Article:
All featured images were taken by and remain the property of Chris Brooks

The narrative was kindly written
 and supplied by
Mr Ken Crick

Keeled Skimmer (Orthetrum coerulescens)

A Species Narrative by Ken Crick


Welcome to my new style narrative, the content of which has been kindly written and supplied by Ken Crick. The narrative is intended to give an insight into the life cycle and characteristics of the featured species.  

Size: - Approximate Length 42m - Wing Span 60mm
Male: - The male (see above) has grey blue eyes. The thorax upper surface is dark brown with clearly defined straw coloured antehumeral stripes. The long slender abdomen is pale blue throughout with the exception of segment 1 that is black. A fine line runs down the centre of the upper surface either side of which is a single black dot.
Female: - The female (see below) has a golden straw coloured abdomen. The upper surface of the brown thorax is highlighted by two almost white antehumeral stripes. A similar stripe exists between the wings that are faintly tinted saffron. The eyes are grey green. The upper surface of the abdomen sports a fine black centre line with a cross bar or pair of dots on each segment.


Status: - Found mainly along the West Coast of Scotland, Wales and England where its habitat requirements restrict it to moorland sites. Also present on the lowland heaths of the New Forest and Hampshire up to the boarder with Berkshire. Suitable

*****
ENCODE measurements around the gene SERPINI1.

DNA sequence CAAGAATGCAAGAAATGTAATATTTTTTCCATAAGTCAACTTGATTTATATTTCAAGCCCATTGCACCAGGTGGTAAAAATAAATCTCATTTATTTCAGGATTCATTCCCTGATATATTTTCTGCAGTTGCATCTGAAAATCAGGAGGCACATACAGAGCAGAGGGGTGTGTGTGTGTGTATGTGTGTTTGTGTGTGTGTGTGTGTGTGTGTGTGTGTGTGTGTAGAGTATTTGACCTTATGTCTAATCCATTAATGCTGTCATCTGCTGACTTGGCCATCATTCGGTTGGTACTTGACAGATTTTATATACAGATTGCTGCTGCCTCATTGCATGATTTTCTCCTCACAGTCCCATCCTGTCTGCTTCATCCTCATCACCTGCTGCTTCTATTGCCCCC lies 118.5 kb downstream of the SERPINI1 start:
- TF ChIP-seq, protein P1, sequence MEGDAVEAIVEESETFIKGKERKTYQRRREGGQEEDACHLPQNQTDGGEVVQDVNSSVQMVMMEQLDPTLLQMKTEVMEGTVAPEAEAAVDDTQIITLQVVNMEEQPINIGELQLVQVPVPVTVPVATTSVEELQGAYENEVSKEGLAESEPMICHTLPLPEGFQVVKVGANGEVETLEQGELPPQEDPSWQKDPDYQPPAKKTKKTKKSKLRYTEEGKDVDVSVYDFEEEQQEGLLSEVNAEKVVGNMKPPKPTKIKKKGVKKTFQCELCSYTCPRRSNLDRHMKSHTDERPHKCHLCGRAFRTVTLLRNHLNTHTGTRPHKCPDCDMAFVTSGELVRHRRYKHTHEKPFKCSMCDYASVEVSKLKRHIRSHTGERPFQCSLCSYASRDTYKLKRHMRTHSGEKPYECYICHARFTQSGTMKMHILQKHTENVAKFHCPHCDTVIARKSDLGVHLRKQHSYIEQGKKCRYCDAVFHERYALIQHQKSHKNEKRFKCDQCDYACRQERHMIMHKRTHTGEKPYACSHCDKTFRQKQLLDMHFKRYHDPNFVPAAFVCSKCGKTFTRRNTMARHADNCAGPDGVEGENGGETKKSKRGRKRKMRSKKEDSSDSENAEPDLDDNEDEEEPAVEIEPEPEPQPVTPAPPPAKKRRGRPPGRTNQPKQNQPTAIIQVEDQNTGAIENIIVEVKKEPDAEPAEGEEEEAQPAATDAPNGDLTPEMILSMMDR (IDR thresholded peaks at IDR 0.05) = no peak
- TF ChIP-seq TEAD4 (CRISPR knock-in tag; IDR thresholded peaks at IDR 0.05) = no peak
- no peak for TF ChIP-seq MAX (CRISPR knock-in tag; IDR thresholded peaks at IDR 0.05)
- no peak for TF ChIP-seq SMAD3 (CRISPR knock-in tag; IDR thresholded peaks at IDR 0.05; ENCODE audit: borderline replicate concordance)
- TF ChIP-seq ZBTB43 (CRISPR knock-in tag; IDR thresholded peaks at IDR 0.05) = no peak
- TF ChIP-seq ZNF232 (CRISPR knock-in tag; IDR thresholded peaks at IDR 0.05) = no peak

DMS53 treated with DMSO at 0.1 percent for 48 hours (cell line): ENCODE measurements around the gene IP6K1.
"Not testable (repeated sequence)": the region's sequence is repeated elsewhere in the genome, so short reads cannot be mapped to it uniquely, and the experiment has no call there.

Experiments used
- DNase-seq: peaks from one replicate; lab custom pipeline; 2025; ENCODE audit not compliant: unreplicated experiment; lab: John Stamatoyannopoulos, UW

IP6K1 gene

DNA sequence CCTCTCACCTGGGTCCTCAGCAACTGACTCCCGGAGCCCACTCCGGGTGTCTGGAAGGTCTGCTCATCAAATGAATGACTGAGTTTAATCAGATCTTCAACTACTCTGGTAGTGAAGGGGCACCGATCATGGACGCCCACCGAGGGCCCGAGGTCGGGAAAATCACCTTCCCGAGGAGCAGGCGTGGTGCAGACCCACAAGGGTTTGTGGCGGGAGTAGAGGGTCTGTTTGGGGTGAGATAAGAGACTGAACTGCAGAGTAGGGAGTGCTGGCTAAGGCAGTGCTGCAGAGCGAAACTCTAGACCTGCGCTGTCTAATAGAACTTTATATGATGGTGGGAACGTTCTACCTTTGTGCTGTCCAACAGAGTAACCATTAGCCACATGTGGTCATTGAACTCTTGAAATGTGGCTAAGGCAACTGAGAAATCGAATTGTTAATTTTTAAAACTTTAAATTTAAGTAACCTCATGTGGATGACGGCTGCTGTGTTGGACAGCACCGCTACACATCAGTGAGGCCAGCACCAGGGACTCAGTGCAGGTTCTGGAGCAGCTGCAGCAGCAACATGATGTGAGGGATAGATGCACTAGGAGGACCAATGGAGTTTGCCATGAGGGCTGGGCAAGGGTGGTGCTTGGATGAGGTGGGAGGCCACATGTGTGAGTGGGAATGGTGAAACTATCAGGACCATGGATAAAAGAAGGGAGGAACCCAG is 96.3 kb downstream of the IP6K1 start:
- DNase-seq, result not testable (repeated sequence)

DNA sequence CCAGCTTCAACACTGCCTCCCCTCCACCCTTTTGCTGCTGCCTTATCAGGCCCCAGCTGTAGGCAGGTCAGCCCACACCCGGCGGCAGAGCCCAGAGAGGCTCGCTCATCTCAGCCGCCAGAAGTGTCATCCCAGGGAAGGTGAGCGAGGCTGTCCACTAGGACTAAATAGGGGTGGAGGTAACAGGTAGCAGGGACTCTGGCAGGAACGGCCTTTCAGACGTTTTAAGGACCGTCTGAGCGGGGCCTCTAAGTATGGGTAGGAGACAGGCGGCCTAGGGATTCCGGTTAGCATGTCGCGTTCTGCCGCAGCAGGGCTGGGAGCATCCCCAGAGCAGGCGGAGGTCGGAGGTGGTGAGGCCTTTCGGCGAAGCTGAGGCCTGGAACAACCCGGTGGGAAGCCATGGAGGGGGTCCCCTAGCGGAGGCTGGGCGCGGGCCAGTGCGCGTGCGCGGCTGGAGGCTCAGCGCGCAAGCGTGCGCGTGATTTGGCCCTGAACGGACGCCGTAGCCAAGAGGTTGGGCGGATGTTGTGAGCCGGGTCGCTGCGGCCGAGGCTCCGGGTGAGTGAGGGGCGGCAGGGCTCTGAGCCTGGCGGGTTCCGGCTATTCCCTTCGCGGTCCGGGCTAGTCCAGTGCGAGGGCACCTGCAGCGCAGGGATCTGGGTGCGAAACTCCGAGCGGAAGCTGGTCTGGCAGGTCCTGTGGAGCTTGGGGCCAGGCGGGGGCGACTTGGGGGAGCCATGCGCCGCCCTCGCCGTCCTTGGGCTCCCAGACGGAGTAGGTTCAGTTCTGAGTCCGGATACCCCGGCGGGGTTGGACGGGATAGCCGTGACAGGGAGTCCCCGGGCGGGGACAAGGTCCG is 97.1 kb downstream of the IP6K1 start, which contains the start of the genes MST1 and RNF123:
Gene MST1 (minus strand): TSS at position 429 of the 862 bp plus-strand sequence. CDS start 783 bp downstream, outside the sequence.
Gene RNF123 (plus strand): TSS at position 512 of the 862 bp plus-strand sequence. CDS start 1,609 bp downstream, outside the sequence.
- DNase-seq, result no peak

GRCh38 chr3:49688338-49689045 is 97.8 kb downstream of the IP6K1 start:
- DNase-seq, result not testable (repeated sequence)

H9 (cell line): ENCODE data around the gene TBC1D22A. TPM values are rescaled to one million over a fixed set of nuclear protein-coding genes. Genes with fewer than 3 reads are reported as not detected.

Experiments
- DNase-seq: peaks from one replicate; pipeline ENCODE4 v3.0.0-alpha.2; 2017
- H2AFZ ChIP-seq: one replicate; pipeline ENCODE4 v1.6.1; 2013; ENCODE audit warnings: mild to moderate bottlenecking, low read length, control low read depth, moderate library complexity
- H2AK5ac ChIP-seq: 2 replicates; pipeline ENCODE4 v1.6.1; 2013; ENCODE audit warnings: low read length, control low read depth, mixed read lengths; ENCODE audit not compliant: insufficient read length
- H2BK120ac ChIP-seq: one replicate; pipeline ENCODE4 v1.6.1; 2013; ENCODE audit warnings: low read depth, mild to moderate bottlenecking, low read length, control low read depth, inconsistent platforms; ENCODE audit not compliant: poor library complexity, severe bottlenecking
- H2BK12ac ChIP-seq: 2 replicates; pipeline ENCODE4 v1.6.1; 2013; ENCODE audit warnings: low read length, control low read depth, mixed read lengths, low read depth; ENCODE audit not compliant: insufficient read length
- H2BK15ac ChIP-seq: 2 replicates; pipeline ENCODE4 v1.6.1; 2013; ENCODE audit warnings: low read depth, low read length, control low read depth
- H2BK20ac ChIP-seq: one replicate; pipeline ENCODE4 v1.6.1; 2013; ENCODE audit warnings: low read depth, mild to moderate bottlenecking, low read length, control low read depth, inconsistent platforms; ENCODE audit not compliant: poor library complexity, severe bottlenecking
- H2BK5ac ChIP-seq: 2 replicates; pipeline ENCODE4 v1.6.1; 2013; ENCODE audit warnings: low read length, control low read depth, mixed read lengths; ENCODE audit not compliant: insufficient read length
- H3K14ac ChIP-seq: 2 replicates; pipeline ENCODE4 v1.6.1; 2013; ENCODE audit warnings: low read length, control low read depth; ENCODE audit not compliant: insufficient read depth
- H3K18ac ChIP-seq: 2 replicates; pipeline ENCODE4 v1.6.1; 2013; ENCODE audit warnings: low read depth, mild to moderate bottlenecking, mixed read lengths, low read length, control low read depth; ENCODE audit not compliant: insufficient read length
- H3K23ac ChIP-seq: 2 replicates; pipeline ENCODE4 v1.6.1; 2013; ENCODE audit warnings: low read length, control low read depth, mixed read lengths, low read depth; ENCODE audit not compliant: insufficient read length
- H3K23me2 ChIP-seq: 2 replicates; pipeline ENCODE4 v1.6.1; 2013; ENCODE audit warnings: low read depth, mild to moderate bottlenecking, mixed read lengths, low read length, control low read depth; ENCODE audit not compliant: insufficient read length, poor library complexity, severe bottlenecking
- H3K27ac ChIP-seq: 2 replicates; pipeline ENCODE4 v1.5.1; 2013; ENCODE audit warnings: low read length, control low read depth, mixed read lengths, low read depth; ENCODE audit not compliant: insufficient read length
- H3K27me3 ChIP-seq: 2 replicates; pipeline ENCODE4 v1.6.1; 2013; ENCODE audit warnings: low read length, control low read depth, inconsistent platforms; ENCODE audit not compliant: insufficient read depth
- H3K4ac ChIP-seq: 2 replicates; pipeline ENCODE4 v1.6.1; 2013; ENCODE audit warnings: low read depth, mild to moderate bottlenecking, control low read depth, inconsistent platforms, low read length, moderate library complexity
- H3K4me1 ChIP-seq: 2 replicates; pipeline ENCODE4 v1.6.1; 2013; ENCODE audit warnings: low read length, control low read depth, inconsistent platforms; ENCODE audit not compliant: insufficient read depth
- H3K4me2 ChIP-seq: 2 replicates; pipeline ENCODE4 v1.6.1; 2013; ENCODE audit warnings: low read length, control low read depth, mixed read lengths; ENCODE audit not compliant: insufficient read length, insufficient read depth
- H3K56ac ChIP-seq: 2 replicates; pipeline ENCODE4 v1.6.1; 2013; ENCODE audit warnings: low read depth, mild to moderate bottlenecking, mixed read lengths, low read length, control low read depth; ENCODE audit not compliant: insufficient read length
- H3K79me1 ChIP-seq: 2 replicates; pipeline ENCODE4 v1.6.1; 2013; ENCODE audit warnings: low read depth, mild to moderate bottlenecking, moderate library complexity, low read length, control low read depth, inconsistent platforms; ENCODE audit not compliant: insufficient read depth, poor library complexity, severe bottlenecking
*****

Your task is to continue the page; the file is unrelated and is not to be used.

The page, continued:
sites are scattered around the coastal regions of Eire.

Habitat: - Breeds in areas of heath and moorland bogs, runnels and streams.

Flight period: - Mid June to mid August.

General: - Males can be seen at rest sunning them-selves on the surface of the bog, they fly very low and often in an unpredictable pattern. Females are often encountered sunning themselves on bare ground or banks of heather. Copulation may take place low down near the bogs surface or high in a tree.

It is a relatively drawn out process taking in excess of 20 minutes. Females often seem to rest after copulation and before commencing egg-laying.

Females lay by dipping the abdomen in the water whilst in flight, closely guarded by the male. Another species where a stout plastic bag becomes an essential part of a photographer’s kit.

The narrative was kindly written and supplied by Ken Crick

All featured images were taken by and remain the property of Chris Brooks

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